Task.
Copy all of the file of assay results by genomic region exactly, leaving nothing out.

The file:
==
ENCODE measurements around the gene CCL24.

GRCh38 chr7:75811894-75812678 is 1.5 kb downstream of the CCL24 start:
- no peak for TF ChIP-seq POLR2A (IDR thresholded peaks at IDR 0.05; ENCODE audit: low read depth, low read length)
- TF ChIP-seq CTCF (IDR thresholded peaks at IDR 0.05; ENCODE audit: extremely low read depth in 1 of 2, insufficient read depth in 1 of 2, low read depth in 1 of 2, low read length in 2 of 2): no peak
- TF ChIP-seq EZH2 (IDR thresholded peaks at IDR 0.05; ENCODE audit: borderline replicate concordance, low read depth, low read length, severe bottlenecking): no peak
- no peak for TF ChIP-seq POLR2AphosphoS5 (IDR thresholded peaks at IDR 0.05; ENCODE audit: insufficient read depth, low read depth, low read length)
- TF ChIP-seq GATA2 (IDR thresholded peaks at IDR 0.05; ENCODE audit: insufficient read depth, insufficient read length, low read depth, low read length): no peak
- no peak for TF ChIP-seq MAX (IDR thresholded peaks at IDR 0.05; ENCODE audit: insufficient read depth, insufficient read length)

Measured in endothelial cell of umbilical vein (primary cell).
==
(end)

ENCODE measurements around the gene CCL24.

GRCh38 chr7:75811894-75812678 is 1.5 kb downstream of the CCL24 start:
- no peak for TF ChIP-seq POLR2A (IDR thresholded peaks at IDR 0.05; ENCODE audit: low read depth, low read length)
- TF ChIP-seq CTCF (IDR thresholded peaks at IDR 0.05; ENCODE audit: extremely low read depth in 1 of 2, insufficient read depth in 1 of 2, low read depth in 1 of 2, low read length in 2 of 2): no peak
- TF ChIP-seq EZH2 (IDR thresholded peaks at IDR 0.05; ENCODE audit: borderline replicate concordance, low read depth, low read length, severe bottlenecking): no peak
- no peak for TF ChIP-seq POLR2AphosphoS5 (IDR thresholded peaks at IDR 0.05; ENCODE audit: insufficient read depth, low read depth, low read length)
- TF ChIP-seq GATA2 (IDR thresholded peaks at IDR 0.05; ENCODE audit: insufficient read depth, insufficient read length, low read depth, low read length): no peak
- no peak for TF ChIP-seq MAX (IDR thresholded peaks at IDR 0.05; ENCODE audit: insufficient read depth, insufficient read length)

Measured in endothelial cell of umbilical vein (primary cell).